While there performance against California was encouraging, UCLA could not stop Arizona State RB Cameron Marshall from running all over them at the Rose Bowl. Marshall’s performance puts in sharp relief the problems that have plagued the Bruins defensively for four years: the front seven haven’t been that good.
Nationally the Bruins rank 86th in rushing defense and 109th in sacks, standings that haven’t changed much in the last four years. UCLA ‘s front seven lacks the speed to get to stretch runs and the pressure to take good quarterbacks out of rhythm.
While Datone Jones has upside at DE or DT, the other defensive linemen have yet to distinguish themselves. Linebackers Sean Westgate and Patrick Larimore hit hard but lack speed, and Glenn Love has been hampered with injuries.
UCLA gives up about 186 yards per game, a mark that will win them no bowl games or big games for that matter. Marshall ran for 168 yards and nearly cost UCLA their biggest victory under Rick Neuheisel.
A lack of blue-chip skill at linebacker or on the defensive line has taken the Bruins out of games for years, something that Neuheisel should be held accountable for.
What mystifies many UCLA fans is the programs inability to constantly draw top quarterbacking talent to Westwood.
With USC seemingly churning out NFL QB after NFL QB with or without the services of Norm Chow, why haven’t the Bruins, who possess many if not all of the same recruiting advantages, snag an elite level quarterback?
Think about it. USC has produced Heisman-winning talent in Carson Palmer and Matt Leinart. Matt Barkley, should he stay in school another year, will also be a Heisman favorite. Mark Sanchez starts at quarterback for the New York Jets.
Even one of SC’s old backups is making waves professionally. Remember Matt Cassel? He starts for the Kansas City Chiefs.
Ever since Cade McNown left in the early 2000s, UCLA has been weak under center. Cory Paus? Ben Olsen? McLeod Bethel-Thompson? Ossar Rasshan? Even Drew Olsen was only great for one season.
More often than not, UCLA has started quarterbacks who excel with their feet rather than their arm. Remember Patrick Cowan? He was the architect of UCLA’s stunning 13-9 upset over USC and did most of his damage with his feet.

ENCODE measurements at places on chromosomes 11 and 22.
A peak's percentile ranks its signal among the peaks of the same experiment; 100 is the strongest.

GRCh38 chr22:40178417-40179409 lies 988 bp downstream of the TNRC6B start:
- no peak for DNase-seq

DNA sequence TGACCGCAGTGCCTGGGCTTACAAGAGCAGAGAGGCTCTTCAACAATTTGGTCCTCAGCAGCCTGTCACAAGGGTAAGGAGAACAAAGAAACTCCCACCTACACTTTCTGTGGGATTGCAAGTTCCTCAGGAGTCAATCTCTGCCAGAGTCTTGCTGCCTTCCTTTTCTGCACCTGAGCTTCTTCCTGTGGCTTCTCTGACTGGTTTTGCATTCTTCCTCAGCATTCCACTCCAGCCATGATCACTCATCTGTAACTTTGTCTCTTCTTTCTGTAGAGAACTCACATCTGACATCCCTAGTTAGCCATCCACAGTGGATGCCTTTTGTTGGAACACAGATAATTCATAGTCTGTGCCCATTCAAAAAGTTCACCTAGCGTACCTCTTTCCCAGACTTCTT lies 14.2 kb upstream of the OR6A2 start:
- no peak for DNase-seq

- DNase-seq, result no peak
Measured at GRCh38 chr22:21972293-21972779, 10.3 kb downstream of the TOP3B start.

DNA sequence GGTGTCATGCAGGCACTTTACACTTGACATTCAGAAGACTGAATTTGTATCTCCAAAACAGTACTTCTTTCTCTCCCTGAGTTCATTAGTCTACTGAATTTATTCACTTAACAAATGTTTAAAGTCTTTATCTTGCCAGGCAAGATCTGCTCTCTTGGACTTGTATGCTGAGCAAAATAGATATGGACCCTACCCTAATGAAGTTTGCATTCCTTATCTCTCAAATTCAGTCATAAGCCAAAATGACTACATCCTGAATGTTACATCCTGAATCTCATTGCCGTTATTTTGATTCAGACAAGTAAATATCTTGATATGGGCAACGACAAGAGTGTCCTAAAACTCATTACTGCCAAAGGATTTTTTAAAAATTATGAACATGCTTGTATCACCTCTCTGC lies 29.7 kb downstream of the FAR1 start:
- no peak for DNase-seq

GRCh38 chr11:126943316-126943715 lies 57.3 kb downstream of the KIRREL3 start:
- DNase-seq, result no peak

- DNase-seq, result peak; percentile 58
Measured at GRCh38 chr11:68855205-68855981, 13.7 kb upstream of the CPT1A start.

Kevin Prince is more or less the same, capable of throwing when he needs to, but primarily a runner. Brett Hundley, the Bruins’ heir apparent at QB, is also a runner.
Instead of solving this recruiting problem, Neuheisel adopted an offense that suits the kind of quarterbacks he can recruit: the pistol offense. Now it’s a plus if your quarterback can run, in fact, that’s the only way the offense can work.
A run-first offense doesn’t translate well into the NFL; just ask Tim Tebow. Bruin fans expected more in this area from Neuheisel, and so far he hasn’t delievered.
Perhaps the biggest reason UCLA can’t afford another year with Neuheisel is that the program doesn’t seem to have progressed very far from where he started originally.
The year Karl Dorrell was fired, he had just gone 6-6 without appearing in a bowl game. Over his five-year stint with UCLA, Dorrell has just one losing season, his first in 2003. The team went 6-7, with their seventh loss coming in the Silicon Valley Bowl.
Dorrell went 35-27 with UCLA, made them bowl eligible every year and never finished lower in the conference than tied for fifth. He also had a magical 10-2 season in 2005 that saw UCLA win 10 in a row, catapulting them into the national discussion.
Under Neuheisel, UCLA is 18-25 and cannot possibly finish better than 23-25 by the end of the 2011 season. After four years, Dorrell was 29-21, not much better, but better nonetheless. Neuheisel’s Bruins have suffered two 4-8 seasons and never finished higher than eighth in the old Pac-10 conference.
They have only been to one bowl game, going 7-6 in 2009.
How can anyone look at those numbers and think that the program has progressed? If anything, it’s regressed, and badly. If Dorrell, another prodigal Son of Westwood who had come home to coach his former team, was canned after five years of moderate success, why should Neuheisel get a pass?
Of course, Neuheisel could turn it all around in these last few games. He could win out and put on a show in the Pac-12 title game before heading to a good bowl. After that, the sky will be the limit in Westwood. Who would fire him then?
But then again, as he has shown since 2008, the Bruins could stumble under his leadership. They could play poorly against a team they should beat. They might not win another game.
Regardless, maybe it’s time for another change. I hope Neuheisel can turn it around, but if not, he should be shown the door just like Dorrell. UCLA can’t afford many more losing seasons.